My job description: using my hands to free soft tissue to encourage length, motion, and geometrical balance in the muscles, tendons, and ligaments. I have to be extremely observant, since communication with animals is non-verbal, to figure out how they can be better aligned and balanced.
After a session, most animals are both relaxed and energized. Since I see a bodywork session as a collaboration between me and the animal (not me imposing something upon them) they are always happy to see me again.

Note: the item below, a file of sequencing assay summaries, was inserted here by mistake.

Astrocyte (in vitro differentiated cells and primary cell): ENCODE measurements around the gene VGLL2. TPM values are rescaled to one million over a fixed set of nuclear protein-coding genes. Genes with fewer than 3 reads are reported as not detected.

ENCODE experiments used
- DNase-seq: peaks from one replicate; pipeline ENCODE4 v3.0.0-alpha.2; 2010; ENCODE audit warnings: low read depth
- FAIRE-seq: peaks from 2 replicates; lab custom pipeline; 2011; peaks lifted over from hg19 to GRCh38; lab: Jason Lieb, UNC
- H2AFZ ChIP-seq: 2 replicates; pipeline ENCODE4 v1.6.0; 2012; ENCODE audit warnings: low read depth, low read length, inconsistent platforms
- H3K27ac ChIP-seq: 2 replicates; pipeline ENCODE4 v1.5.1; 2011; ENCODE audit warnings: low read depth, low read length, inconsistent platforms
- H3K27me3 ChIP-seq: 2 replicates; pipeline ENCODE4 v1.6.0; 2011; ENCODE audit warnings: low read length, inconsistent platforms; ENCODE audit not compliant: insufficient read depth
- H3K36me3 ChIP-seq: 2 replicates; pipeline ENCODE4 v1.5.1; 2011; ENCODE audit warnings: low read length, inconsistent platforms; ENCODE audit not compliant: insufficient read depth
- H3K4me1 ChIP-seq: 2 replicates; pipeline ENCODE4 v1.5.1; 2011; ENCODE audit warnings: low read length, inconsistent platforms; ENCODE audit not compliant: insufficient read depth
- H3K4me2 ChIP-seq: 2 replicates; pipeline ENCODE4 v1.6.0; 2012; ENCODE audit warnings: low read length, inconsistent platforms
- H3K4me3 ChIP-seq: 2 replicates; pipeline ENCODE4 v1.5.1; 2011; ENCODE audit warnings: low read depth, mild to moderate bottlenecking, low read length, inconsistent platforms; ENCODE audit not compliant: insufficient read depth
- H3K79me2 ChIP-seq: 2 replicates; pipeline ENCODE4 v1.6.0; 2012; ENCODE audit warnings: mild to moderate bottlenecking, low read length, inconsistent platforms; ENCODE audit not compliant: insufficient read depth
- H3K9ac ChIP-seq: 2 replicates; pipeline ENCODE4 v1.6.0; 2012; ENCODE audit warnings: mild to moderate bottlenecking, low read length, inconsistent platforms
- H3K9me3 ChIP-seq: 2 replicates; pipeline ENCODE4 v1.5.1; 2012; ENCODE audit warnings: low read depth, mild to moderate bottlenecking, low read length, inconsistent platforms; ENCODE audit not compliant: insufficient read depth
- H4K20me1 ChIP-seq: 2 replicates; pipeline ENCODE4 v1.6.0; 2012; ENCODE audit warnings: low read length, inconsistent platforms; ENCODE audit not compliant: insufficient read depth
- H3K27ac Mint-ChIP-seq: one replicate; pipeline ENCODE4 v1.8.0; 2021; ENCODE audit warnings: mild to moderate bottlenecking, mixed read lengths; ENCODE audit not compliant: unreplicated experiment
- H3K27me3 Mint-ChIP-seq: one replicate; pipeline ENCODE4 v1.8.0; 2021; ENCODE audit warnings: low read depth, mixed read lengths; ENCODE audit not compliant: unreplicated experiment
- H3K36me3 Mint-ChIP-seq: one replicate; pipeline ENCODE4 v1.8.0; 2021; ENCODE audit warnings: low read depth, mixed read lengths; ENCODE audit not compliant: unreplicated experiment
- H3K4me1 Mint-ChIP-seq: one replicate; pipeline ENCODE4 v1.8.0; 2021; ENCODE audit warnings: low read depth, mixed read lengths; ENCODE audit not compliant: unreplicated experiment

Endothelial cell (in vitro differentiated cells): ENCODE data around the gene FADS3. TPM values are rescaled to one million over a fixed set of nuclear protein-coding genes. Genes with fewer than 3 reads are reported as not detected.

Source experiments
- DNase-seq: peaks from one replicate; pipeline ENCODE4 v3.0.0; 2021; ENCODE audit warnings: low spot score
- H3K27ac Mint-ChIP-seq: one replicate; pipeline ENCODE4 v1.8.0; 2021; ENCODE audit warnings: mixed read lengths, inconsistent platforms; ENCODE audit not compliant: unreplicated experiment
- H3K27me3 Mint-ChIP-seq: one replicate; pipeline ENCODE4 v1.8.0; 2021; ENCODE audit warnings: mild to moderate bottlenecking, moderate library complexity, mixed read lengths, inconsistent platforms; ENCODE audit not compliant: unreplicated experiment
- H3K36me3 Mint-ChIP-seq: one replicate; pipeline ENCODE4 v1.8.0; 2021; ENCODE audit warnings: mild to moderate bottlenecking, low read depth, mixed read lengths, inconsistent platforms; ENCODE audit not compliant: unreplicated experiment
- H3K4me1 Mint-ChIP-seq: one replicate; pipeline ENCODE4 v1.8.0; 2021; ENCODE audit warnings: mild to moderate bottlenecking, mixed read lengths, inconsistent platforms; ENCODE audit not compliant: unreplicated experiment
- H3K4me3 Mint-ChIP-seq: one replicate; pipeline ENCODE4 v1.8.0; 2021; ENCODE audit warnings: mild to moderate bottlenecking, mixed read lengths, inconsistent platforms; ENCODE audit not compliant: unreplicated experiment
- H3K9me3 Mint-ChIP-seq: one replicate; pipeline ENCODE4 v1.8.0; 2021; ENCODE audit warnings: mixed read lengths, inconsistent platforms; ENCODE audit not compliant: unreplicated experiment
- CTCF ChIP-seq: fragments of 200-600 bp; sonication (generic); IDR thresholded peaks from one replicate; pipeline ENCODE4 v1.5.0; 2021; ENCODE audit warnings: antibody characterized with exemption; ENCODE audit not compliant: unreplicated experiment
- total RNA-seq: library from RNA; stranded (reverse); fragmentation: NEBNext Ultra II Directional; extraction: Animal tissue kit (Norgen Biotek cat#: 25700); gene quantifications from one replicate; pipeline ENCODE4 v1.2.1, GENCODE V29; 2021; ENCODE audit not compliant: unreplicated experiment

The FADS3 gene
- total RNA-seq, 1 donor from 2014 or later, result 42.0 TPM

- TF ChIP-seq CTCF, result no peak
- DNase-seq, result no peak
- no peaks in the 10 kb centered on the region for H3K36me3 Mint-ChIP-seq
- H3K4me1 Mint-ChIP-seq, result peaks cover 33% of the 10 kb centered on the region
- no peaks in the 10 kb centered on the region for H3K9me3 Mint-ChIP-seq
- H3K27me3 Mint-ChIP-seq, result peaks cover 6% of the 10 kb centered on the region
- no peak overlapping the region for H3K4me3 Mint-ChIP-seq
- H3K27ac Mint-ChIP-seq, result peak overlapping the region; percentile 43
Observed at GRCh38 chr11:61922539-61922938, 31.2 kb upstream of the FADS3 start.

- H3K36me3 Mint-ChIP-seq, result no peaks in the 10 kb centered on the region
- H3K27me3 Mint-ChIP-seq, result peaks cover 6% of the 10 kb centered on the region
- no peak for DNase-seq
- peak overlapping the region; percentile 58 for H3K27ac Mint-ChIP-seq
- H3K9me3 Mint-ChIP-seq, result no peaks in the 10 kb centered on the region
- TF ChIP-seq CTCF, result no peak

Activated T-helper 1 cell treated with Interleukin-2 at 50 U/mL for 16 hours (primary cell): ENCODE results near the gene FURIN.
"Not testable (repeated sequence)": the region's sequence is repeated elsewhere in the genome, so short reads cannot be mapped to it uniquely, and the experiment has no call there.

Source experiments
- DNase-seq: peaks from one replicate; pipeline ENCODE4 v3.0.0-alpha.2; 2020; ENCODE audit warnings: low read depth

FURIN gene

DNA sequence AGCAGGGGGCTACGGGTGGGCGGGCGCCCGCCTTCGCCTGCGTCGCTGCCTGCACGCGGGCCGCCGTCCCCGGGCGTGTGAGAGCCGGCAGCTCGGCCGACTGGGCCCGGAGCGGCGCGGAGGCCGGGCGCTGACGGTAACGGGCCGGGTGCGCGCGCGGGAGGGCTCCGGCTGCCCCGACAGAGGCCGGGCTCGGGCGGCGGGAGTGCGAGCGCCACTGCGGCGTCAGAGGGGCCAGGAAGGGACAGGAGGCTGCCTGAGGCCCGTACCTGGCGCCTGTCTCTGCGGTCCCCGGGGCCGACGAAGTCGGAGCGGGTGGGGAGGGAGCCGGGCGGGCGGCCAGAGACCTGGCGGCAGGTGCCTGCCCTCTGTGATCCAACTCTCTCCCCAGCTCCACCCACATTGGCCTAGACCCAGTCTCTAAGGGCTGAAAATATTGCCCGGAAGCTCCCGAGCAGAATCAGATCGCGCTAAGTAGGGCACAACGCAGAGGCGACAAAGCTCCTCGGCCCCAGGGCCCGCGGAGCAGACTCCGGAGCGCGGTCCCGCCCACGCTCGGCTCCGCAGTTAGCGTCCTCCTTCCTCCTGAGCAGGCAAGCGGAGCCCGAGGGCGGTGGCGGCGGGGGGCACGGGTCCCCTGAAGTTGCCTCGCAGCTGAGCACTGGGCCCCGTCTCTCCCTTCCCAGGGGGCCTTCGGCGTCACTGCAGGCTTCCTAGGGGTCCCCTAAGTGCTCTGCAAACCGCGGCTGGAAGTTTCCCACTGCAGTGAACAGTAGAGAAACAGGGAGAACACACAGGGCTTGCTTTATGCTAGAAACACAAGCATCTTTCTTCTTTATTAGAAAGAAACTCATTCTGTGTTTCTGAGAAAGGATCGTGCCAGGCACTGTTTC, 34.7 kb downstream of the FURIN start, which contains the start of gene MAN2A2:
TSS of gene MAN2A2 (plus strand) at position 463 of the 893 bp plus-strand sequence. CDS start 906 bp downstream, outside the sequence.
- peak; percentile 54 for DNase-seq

One of the reasons it is so important that muscles and fascia be relaxed and elastic is that if muscles are tense, when the hoofs hit the ground, more concussion will be taken by the joints. This is a set-up for injury and early degeneration of the joints. Healthy muscles make sure that the impact when the hoof hits the ground is distributed throughout the body. Supple muscles are able to absorb the force of the feet hitting the ground much better than tight muscles.